The Swedish government is working on legislation to compel ISPs to provide details of IP addresses used for illegal file sharing. (Sweden remains the main home of the infamous Pirate Bay). This is part of a European swell of rights owner driven legislative activity. Currently Swedish ISPs are (predominately) not liable for the data on their networks, the traditional defence of ISPs.
If the precedents are set and ISPs do become liable there will be a crucial period of adjustment, for a couple of reasons in particular. Firstly a line will need to be drawn in the sand somewhere: the sliding scale is already beyond zero due to issues such as terrorism, but it will need to stop somewhere short of the other extreme. Secondly, and explicitly related to the former issue, enforcement has to be practicable and affordable. No one can afford to police and enforce every infringer, and indeed currently the content industries only go after the core infringers. A workable framework needs to be put in place that strikes the balance between responsibility and affordability for ISPs (which ideally should be explicitly tied to beneficial license terms for content offerings, including bonuses for achievement of enforcement targets). The ISPs need a big, fat, juicy carrot to accompany the stick.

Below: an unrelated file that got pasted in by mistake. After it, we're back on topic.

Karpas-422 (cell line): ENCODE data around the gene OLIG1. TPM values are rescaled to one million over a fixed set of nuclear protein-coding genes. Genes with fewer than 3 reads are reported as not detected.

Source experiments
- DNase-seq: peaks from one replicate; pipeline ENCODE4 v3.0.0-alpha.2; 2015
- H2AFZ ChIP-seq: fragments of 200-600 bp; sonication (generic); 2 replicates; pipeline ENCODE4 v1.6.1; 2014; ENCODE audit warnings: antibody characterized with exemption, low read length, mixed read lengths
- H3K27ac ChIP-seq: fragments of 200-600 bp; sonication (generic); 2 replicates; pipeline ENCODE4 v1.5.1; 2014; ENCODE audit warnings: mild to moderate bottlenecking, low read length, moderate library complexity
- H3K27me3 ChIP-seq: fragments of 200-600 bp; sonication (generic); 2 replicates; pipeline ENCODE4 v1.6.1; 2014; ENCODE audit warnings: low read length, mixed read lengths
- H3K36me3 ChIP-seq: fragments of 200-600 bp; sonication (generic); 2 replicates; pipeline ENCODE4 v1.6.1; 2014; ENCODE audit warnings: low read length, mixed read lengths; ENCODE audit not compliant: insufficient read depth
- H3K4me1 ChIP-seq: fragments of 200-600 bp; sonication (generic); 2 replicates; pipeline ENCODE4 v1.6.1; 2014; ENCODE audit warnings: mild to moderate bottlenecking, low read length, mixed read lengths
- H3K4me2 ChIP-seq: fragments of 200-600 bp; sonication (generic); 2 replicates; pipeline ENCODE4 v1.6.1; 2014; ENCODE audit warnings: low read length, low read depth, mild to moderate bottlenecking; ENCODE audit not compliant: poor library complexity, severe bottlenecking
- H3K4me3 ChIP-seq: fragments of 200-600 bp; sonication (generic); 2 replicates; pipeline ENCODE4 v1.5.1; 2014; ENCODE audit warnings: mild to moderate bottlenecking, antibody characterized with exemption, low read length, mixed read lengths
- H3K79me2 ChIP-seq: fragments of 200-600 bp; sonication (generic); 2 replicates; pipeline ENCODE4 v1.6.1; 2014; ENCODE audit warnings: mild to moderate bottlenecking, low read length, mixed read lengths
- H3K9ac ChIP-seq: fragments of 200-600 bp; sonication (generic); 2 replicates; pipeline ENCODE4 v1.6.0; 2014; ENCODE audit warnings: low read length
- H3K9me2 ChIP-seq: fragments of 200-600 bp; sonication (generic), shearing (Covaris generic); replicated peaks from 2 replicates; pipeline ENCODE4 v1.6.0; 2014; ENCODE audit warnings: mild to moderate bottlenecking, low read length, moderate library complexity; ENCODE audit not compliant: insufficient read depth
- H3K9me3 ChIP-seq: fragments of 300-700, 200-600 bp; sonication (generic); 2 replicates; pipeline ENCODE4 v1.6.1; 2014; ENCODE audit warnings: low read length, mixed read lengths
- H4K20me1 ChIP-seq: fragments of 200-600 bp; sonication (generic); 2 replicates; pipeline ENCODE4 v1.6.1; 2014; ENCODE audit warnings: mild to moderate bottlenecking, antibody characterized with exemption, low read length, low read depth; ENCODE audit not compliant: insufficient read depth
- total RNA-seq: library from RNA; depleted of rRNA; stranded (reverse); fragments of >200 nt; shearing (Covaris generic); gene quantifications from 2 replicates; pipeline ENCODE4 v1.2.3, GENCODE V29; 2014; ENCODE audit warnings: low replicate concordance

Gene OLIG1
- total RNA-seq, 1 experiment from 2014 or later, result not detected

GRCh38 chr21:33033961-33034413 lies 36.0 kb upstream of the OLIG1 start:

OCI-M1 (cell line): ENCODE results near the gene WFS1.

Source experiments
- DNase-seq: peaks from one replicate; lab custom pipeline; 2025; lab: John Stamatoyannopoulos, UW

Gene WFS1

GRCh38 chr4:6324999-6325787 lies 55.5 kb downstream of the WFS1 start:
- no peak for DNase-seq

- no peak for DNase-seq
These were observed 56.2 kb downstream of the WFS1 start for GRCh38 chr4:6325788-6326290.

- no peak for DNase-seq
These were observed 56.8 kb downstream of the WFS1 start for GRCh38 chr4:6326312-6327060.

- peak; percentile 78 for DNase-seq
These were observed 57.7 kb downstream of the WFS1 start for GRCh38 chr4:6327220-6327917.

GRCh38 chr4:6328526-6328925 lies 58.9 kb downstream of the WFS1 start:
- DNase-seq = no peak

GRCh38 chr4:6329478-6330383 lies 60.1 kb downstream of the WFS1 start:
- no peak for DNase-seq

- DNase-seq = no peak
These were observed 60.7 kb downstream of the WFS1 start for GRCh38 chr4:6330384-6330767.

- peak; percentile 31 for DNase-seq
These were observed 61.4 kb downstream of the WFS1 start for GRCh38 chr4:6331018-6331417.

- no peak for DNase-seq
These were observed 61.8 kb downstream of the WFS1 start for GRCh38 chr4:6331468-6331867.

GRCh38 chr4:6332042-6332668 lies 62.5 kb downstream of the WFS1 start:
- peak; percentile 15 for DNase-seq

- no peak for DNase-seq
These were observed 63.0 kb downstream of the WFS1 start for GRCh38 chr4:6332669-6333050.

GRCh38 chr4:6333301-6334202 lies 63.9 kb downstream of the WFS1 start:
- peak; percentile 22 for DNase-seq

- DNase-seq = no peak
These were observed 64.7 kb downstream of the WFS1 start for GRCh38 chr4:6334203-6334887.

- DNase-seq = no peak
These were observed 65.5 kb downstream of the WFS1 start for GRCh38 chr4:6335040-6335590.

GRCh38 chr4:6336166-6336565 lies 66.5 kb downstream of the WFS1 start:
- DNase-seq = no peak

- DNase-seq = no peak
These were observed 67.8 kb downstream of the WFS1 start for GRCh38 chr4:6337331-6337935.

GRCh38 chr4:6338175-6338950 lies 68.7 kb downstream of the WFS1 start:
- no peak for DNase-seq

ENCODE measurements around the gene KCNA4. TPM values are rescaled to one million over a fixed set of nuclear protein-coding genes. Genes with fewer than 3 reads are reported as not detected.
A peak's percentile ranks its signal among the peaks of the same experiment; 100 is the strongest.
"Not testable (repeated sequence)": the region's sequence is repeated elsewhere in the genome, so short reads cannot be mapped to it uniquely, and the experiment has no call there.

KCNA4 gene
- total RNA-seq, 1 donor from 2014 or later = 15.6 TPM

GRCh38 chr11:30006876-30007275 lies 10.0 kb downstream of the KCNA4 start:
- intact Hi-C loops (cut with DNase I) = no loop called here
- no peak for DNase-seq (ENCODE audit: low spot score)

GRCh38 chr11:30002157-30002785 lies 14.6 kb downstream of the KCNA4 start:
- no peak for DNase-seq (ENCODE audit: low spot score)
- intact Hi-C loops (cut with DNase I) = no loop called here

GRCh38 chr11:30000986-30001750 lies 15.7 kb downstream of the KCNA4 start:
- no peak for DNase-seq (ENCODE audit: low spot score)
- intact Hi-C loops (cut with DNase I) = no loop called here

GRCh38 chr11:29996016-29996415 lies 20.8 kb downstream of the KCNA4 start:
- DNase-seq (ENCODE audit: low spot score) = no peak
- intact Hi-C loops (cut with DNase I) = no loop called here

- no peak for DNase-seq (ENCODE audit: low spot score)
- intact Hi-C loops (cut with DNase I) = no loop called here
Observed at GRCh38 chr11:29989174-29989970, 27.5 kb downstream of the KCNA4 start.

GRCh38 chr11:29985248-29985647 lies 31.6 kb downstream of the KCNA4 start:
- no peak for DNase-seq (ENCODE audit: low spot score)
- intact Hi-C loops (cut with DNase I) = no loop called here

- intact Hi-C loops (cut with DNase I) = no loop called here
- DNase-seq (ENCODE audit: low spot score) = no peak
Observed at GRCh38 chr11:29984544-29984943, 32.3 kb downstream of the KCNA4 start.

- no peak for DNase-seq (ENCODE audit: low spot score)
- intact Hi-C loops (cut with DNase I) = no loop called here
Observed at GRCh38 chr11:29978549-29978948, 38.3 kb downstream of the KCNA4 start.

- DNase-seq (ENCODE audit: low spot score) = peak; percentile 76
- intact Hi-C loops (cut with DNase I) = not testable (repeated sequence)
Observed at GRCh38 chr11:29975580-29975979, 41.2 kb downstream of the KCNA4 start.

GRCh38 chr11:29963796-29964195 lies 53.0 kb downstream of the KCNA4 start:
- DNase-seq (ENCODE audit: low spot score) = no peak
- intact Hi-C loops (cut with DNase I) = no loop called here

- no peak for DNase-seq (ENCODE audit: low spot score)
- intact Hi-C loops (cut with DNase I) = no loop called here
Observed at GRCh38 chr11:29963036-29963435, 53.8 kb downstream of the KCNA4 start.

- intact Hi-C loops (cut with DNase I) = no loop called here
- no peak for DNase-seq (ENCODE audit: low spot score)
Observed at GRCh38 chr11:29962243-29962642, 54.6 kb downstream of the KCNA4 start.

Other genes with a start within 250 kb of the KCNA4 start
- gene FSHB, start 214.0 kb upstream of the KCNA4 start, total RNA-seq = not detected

Currently the music industry is most strongly associated with fighting online piracy, but the TV and film industries are becoming more important as every day passes: video file sharing is growing strongly in Europe (a report on this topic by my colleague Ian Fogg will be published very soon). But it’s not just becoming a big deal for the content owners, it’s impacting ISP networks more than music sharing. In Sweden about a third more Internet users file share music than video, but the traffic from video (according to my back of the envelope calculations) is already at least 50% bigger. This share will grow as HD content becomes more prevalent and adoption grows.
So the movie and TV industry are facing the same questions the music industry did back with the rise of the original Napster. What is interesting though, is the difference in approach from many TV broadcasters: alongside enforcement are mainstream free online offerings: iPlayer, Hulu, ABC.com etc.
The TV industry can probably afford for the Internet to act as ‘radio’ for them as advertising is (normally) a basic element of their core business. The Music industry though, already has its radio and is counting on the Internet to shoulder much of the retail role that CD is shunning. In short ad spend alone is not enough for the music industry online.